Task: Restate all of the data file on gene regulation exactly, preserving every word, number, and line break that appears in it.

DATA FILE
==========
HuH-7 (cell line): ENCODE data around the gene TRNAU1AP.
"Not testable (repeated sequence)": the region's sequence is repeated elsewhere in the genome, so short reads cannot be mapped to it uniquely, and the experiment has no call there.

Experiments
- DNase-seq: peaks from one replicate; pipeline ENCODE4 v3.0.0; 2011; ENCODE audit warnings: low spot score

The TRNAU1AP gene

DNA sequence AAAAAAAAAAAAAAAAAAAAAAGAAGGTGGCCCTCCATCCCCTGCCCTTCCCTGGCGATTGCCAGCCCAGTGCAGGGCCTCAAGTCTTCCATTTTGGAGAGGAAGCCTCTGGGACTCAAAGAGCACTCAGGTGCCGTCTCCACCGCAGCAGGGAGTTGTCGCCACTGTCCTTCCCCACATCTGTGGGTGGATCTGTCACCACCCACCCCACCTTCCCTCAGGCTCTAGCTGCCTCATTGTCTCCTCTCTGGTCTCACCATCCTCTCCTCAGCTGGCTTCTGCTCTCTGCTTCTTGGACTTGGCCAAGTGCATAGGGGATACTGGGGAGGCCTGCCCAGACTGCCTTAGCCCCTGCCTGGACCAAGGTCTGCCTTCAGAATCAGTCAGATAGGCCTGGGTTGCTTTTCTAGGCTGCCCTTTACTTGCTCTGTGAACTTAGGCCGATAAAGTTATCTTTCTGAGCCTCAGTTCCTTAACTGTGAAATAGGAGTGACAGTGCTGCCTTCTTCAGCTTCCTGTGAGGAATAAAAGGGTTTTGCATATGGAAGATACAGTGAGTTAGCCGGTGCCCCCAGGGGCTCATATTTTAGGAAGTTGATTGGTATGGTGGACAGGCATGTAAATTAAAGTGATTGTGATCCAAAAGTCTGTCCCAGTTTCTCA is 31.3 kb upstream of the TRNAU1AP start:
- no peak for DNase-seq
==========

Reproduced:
HuH-7 (cell line): ENCODE data around the gene TRNAU1AP.
"Not testable (repeated sequence)": the region's sequence is repeated elsewhere in the genome, so short reads cannot be mapped to it uniquely, and the experiment has no call there.

Experiments
- DNase-seq: peaks from one replicate; pipeline ENCODE4 v3.0.0; 2011; ENCODE audit warnings: low spot score

The TRNAU1AP gene

DNA sequence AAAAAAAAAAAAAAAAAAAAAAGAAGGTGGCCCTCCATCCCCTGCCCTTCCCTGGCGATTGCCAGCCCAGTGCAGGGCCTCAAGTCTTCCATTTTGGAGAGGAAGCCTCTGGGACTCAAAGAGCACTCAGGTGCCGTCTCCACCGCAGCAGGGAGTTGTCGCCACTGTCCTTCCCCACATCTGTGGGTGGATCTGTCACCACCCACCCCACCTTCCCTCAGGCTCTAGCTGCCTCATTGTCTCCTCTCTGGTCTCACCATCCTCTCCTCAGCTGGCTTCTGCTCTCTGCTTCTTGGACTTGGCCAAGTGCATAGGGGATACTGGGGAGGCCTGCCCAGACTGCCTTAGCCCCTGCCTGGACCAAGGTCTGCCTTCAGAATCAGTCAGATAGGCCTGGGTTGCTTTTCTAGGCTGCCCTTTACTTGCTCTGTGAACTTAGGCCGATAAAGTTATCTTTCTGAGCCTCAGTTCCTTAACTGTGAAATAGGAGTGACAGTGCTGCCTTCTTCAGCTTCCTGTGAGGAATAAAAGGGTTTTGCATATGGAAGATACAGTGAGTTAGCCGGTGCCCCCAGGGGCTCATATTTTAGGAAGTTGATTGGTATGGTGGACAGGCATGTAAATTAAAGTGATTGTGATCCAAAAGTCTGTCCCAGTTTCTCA is 31.3 kb upstream of the TRNAU1AP start:
- no peak for DNase-seq